• the anxieties of millions...

  • Martin Collins' mittens

Yearning for peace

Peace Works! was a community writing project which called for contributions to a national publication in solemn remembrance of past and present conflicts and to help build peace now and into the future. The theme was Yearning for Peace from both the battle front and home front perspectives during World War 1 (WW1) and the century since then.

The outcome was a book of over 260 pages and the works published on this website. The book Peace Works! Moving Beyond 1915 Remembrance was launched at The National Archives on 6 May 2017. Printed copies of the book have been provided to libraries and schools around the region. Presntations from the launch event and feedback on the book can be seen on our Launch page.

Further conversations and involvement are possible through the Peace Works! Facebook page.

Creative Works

Peace Works! conducted writing workshops to inspire contemporary artists and writers to compose creative responses to memorabilia and artefacts related to WW1. It focused upon community groups, schools, libraries and church-based programs in the ACT Region.

Contributions for both the book and website were gathered from individual members of the public, writers' groups and participants from workshops. This website provided information for beginners on how to become creative in a broad range of genres from art, craft, drama, family history, journalistic accounts, music, poetry and short stories. A list of sources was also provided and is still available for reference.

An electronic copy of Peace Works! Moving Beyond 1915 Remembrance can be dowloaded here. Web versions of the works included in the book and additional works that were not included in the published book are available on the Works page on this website.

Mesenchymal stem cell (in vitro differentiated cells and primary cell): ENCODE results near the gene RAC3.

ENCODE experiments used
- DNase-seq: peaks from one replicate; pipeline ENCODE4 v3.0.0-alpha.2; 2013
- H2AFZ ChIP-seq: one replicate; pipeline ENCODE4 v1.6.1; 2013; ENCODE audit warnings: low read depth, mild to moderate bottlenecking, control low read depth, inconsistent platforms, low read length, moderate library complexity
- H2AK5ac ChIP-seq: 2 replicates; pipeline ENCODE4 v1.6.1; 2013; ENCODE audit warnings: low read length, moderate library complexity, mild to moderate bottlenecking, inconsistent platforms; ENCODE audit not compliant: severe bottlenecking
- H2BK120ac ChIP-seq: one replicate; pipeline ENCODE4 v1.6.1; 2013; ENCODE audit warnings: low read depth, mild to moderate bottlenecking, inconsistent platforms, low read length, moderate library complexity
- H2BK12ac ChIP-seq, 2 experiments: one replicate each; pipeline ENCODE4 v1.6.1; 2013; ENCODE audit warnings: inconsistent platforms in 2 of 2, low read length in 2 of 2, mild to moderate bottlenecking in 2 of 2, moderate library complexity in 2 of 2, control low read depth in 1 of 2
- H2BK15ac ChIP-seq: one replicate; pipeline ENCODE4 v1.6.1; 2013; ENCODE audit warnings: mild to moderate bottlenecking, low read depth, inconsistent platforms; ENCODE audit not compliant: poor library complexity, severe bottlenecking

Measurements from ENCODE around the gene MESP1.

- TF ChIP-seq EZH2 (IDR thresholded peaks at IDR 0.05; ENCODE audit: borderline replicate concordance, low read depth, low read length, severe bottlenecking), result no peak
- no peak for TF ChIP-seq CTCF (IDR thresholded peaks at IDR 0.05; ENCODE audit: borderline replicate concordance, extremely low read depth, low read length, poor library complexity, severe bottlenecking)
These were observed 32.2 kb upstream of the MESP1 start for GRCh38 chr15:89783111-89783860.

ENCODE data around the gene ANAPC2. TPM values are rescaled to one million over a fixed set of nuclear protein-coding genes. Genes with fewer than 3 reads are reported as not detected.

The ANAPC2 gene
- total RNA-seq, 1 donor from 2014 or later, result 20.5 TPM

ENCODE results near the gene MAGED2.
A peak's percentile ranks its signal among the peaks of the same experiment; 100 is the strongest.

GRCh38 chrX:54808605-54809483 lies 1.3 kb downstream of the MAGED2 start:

Who are we?

Peace Works! was a voluntary project of writers in the ACT Region to foster community based activities to solemnly commemorate WW1 as a period in Australian history when great sacrifices were made to bring peace to the world. This culminated in the signing of The Armistice on 11 November 1918, a day, like ANZAC, which is indelibly inscribed in Australian history. It was a period when Australians from all creeds, ethnic backgrounds, genders and political identities, whether in the front line or on the home fronts, yearned for the return of peace at personal, social and international levels.

Peace Works! provided an alternative to dominant militaristic narratives about Australian experience and reactions to war. Submissions addressed diverse perspectives on this theme and, in so doing, supported current national and international efforts towards peace. Publication of the book and support for workshops was funded under the Australian Government’s Anzac Centenary Local Grants Program.